Propulsion Safety & Sustainment Conference 2019

Hill Engineering is presenting at the upcoming Propulsion Safety & Sustainment Conference (PS&S) in Washington, D.C. from April 23rd through April 25th. We invite you to come see us. The mission of this conference is to proactively address or prevent problems with safety, readiness, reliability, and sustainment within the tri-service turbine engine fleet. This is to be accomplished through the transition of existing and emerging technologies. Hill Engineering’s presentation will include a summary of recent work related to residual stress measurement in support of production quality control. The abstract text is presented below. <!–more–>  

Aircraft engine and structural components are being produced from forgings with increasingly complex geometries in a wide range of aerospace alloys. The forging process involves a number of steps required to attain favorable material properties (e.g., heat treatment, rapid quench, cold work stress relieving, and artificial aging). These processing steps, however, also result in the introduction of residual stress. Excessive bulk residual stresses can have negative consequences including: part distortion during machining and/or during service, reduced crack initiation life, increased crack growth rates, and an overall reduction in part life. This presentation will describe an approach for quality management of residual stresses in aerospace forgings. The quality management system relies upon computational process modeling, residual stress measurement, and the integration of these concepts within the framework of a standard production quality system.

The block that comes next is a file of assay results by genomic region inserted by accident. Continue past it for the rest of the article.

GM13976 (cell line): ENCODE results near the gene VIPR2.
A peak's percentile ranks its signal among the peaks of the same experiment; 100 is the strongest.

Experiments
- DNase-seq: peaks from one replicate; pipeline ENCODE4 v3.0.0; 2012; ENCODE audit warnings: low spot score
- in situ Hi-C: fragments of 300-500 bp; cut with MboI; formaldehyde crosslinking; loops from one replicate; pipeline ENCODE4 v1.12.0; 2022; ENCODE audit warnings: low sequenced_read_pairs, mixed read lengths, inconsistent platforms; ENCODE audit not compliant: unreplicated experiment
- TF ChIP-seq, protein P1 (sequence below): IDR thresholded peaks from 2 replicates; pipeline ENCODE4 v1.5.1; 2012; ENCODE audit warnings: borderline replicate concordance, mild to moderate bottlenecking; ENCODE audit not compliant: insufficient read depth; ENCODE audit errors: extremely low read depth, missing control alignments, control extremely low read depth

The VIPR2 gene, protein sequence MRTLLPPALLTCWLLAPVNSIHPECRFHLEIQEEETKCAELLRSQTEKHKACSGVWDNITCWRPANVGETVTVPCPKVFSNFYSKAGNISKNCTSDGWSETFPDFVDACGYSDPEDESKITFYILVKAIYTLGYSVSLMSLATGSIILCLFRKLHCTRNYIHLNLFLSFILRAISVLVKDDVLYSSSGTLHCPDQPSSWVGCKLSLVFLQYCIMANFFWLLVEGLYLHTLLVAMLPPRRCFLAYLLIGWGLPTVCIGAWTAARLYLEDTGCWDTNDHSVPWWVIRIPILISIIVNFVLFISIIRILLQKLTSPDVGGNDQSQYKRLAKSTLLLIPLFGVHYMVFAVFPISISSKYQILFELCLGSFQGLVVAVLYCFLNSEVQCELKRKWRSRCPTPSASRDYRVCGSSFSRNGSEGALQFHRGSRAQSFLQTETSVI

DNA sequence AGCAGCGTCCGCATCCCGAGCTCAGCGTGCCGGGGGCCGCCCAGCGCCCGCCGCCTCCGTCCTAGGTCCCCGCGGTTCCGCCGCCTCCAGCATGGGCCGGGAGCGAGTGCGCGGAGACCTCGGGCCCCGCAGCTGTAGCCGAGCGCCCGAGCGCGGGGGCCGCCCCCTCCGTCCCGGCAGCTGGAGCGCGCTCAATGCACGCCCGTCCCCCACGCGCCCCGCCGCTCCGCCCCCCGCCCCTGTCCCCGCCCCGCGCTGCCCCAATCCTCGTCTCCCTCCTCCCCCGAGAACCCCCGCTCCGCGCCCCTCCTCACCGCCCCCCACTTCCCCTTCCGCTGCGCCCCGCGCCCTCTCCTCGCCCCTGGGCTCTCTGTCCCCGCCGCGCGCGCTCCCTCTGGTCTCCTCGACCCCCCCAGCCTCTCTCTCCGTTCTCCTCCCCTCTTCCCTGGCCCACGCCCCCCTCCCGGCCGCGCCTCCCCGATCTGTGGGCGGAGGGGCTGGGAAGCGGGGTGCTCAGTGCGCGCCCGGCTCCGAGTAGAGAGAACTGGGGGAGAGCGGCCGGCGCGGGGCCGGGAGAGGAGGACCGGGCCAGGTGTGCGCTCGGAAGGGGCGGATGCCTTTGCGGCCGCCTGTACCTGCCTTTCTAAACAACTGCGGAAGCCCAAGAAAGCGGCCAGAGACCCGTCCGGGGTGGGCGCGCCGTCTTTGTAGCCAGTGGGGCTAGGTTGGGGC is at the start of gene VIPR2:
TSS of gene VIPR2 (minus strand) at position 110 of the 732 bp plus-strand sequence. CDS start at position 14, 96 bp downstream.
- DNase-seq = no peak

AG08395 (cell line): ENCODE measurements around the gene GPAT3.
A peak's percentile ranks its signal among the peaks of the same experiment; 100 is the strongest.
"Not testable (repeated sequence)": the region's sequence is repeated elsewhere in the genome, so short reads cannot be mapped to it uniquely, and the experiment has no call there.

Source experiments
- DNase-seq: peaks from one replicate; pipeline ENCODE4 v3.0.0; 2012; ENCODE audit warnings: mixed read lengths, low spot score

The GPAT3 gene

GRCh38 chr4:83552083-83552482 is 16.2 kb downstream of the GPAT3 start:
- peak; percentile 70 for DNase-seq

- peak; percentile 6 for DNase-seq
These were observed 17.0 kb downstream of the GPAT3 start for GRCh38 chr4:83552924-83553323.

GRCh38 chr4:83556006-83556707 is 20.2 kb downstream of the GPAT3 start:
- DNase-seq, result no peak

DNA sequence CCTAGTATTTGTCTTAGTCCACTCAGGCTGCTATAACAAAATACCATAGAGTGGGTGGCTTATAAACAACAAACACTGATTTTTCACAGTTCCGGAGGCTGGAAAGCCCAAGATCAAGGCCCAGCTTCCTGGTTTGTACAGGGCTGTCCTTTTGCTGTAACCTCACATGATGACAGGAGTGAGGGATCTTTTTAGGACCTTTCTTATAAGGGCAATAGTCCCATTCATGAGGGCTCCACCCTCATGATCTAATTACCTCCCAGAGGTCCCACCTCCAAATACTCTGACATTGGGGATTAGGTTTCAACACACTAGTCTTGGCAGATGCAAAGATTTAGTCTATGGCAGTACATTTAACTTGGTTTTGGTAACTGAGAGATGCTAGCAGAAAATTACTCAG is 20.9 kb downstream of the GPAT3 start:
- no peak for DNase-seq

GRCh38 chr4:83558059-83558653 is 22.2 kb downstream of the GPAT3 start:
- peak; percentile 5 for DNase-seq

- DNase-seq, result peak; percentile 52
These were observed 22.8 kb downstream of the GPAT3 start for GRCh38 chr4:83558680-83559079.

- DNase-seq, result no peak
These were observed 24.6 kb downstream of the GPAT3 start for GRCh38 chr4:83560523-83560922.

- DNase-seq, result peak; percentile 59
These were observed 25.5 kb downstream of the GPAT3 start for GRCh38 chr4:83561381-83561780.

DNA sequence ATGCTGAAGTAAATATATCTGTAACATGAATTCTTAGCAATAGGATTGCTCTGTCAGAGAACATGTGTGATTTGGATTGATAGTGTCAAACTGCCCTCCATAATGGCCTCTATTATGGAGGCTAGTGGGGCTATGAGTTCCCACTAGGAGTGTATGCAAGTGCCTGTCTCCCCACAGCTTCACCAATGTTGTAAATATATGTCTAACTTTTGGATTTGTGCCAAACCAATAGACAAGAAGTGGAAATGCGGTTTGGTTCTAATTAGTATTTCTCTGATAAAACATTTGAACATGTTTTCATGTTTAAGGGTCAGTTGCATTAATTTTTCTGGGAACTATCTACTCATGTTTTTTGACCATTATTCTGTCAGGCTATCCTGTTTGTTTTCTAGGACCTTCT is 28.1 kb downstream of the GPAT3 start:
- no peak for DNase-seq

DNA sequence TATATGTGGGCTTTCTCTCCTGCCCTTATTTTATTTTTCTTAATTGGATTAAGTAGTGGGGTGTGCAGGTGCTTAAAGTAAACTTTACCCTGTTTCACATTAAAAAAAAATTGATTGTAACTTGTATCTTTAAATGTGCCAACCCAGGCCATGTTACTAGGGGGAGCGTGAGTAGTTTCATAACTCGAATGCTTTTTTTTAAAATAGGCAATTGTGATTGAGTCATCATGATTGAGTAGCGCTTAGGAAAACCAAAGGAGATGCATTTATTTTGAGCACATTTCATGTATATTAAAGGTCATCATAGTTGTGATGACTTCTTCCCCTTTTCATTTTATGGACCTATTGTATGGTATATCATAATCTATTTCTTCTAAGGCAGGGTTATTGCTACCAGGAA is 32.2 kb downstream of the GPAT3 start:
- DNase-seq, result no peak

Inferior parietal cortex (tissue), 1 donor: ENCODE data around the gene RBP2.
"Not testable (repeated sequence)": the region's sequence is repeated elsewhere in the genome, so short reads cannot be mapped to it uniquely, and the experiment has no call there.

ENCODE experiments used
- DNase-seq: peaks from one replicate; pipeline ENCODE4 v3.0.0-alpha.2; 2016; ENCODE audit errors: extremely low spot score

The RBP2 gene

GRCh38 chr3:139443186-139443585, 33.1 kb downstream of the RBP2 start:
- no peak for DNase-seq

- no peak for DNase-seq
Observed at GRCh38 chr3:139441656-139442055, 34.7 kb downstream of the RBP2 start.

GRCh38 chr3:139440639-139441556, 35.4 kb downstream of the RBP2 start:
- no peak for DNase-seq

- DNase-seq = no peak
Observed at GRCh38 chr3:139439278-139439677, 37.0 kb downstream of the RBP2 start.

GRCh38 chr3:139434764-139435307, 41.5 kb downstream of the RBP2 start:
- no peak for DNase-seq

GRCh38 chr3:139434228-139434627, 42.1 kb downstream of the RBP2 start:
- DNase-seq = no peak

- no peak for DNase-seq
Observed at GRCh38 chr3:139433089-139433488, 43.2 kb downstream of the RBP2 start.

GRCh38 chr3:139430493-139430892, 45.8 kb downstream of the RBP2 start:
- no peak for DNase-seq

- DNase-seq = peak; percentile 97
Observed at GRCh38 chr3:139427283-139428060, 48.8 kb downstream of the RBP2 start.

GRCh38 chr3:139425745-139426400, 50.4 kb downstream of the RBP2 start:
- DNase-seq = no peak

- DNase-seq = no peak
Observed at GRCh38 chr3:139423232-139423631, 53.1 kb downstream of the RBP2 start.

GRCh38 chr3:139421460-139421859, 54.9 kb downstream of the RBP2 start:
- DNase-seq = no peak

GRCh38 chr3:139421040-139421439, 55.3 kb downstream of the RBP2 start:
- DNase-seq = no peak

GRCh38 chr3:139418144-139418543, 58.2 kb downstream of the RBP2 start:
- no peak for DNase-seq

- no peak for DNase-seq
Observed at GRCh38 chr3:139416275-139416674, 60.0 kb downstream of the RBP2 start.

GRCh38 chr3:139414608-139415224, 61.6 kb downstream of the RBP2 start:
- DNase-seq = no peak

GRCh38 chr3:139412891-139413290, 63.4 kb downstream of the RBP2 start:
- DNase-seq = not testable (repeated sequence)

If you are planning to attend the conference, please stop by to discuss Hill Engineering’s capabilities in fatigue analysis and design and residual stress measurement. Please contact us for more information.  



Illustration of residual stress in an aluminum forging before and after cold work residual stress relief

Welcome Jason Barker

We would like to welcome Jason Barker to Hill Engineering. Jason has 15 years of experience as a design engineer. As a Senior Engineer for Hill Engineering, Jason’s responsibilities will include: supporting the modification of A-10 legacy product definition to Model Based Definition (MBD) effort at Hill Air Force Base, working with A-10 engineers to develop and implement best practices and policy, providing guidance to subcontractors to ensure proper Computer Aided Design and Drafting (CADD) models are delivered to the government, and working with prime contractors to ensure a quality deliverable to the Air Force. Jason is also actively involved with implementation and management of Teamcenter Product Lifecycle Management (PLM) system within the A-10 community and supports the MBD (Model Based Definition) design effort on the A-10 Wing Replacement Program. Continue reading Welcome Jason Barker

Welcome George Kaschner

We would like to welcome George Kaschner to Hill Engineering. George comes to Hill Engineering with more than 30 years of experience, most recently from Los Alamos National Laboratory. George has degrees in Applied Physics and Materials Science & Engineering, and received his Ph.D. from UC Davis in 1997. Since then, he has accumulated significant experience in materials science, materials testing, and data analysis. Continue reading Welcome George Kaschner